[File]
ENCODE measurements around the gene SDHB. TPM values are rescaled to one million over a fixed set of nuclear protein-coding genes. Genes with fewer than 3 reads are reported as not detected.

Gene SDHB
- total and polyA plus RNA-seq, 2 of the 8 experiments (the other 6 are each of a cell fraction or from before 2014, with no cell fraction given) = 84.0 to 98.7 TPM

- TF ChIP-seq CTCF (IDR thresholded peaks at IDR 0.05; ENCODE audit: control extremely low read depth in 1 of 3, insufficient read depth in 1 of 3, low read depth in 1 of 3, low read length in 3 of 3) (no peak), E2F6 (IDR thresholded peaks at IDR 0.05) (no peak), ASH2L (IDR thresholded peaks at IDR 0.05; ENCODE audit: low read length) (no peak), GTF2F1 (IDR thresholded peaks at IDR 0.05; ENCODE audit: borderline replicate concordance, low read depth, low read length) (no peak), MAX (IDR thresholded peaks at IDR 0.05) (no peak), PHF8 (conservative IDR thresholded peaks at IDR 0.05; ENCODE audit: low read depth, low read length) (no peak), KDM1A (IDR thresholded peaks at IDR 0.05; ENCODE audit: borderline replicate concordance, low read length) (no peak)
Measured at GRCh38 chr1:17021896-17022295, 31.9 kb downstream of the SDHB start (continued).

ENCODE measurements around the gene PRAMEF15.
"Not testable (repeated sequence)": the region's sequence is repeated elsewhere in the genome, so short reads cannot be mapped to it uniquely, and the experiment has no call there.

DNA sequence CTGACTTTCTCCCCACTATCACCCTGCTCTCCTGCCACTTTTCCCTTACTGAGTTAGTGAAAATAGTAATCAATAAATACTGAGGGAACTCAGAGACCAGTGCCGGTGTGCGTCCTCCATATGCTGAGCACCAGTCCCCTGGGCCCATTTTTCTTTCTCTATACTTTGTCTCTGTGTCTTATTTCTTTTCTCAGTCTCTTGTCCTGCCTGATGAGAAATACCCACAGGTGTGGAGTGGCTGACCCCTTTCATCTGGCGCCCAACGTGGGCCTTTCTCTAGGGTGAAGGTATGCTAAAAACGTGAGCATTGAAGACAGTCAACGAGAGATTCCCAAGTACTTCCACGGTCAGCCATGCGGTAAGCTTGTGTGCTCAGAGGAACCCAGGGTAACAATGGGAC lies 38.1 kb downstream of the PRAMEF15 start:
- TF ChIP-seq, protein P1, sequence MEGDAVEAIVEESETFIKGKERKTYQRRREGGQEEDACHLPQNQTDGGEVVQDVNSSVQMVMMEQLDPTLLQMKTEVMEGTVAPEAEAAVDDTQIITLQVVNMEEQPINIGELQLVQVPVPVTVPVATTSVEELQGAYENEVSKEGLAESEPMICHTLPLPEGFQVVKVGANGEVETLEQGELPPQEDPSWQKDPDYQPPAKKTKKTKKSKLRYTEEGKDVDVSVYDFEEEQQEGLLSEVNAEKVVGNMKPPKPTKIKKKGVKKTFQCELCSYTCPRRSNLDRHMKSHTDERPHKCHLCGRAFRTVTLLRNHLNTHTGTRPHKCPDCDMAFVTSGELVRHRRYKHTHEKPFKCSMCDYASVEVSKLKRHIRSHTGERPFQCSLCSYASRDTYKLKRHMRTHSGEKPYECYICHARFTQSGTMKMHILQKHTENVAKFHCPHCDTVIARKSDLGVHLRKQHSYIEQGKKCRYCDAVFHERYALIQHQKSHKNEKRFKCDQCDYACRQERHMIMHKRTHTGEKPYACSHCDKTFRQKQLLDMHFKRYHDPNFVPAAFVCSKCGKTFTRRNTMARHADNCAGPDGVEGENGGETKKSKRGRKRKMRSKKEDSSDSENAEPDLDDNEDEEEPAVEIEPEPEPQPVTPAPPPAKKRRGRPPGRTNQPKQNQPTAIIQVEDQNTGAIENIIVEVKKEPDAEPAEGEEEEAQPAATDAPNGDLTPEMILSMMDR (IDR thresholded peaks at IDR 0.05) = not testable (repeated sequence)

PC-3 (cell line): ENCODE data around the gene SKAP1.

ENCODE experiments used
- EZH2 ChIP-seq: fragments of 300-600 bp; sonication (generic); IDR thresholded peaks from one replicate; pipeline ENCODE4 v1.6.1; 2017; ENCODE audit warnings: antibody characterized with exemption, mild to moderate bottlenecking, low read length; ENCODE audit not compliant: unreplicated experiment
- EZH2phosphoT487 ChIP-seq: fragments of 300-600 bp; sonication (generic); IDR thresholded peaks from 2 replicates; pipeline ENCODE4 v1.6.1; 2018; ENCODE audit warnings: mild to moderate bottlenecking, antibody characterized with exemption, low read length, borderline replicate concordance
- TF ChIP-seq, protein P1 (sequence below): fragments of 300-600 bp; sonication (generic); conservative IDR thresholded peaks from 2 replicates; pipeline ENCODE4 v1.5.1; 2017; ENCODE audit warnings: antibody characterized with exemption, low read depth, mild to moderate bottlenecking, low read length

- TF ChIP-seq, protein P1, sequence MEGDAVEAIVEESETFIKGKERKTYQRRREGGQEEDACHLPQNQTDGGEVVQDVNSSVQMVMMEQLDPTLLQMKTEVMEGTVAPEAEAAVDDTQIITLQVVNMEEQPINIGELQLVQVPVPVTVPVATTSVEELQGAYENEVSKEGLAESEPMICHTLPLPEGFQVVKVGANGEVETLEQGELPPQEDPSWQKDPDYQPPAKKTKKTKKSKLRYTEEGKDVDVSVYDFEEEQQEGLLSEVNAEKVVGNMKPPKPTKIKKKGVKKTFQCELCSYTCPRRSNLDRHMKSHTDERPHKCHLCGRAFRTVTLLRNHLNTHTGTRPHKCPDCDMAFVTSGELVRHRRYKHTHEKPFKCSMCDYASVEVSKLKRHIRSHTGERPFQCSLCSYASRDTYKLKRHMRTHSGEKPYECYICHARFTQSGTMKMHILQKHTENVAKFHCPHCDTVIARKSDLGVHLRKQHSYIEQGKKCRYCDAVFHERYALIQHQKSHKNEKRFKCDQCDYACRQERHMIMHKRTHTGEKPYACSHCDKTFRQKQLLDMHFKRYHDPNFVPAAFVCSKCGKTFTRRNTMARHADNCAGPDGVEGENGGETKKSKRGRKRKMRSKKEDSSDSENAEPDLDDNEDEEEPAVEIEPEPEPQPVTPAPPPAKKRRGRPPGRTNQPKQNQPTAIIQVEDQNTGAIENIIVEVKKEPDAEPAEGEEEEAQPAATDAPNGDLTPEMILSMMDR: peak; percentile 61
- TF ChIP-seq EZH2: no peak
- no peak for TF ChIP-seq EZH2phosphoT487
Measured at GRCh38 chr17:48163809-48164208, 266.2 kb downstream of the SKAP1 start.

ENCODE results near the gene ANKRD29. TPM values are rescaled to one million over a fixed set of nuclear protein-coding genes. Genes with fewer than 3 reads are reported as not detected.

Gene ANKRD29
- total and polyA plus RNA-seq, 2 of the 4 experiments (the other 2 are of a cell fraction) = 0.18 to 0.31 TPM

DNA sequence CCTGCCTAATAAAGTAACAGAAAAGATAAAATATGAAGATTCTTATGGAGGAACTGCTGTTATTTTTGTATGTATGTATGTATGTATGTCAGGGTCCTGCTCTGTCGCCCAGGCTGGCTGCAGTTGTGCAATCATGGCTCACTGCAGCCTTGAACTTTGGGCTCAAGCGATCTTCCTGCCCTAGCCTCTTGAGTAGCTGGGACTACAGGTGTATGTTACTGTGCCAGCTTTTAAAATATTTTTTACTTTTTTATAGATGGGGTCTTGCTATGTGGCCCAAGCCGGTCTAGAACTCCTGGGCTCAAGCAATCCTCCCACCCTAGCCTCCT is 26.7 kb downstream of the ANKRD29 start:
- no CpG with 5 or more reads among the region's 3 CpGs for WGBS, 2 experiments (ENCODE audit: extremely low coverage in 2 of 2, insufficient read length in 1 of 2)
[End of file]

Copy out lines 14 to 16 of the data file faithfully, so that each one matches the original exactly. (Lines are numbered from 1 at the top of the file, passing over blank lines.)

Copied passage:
- TF ChIP-seq, protein P1 (sequence below): fragments of 300-600 bp; sonication (generic); conservative IDR thresholded peaks from 2 replicates; pipeline ENCODE4 v1.5.1; 2017; ENCODE audit warnings: antibody characterized with exemption, low read depth, mild to moderate bottlenecking, low read length

- TF ChIP-seq, protein P1, sequence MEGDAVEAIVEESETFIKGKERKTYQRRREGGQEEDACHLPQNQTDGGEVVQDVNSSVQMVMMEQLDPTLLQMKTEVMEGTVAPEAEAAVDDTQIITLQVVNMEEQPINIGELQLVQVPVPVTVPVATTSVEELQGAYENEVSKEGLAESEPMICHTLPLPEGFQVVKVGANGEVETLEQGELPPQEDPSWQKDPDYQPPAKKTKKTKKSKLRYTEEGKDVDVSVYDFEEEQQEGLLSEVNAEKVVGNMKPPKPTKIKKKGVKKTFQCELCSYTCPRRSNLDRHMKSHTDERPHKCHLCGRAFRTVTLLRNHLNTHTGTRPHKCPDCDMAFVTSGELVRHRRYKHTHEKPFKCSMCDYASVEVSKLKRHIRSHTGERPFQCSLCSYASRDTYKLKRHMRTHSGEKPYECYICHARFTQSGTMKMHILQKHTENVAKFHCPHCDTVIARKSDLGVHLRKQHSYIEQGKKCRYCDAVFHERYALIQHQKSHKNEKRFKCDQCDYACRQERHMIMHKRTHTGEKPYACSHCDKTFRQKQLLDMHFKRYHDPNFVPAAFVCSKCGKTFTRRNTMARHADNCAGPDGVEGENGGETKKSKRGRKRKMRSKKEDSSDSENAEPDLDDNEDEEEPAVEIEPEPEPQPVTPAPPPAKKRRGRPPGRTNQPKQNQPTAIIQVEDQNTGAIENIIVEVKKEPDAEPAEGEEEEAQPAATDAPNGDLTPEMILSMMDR: peak; percentile 61
- TF ChIP-seq EZH2: no peak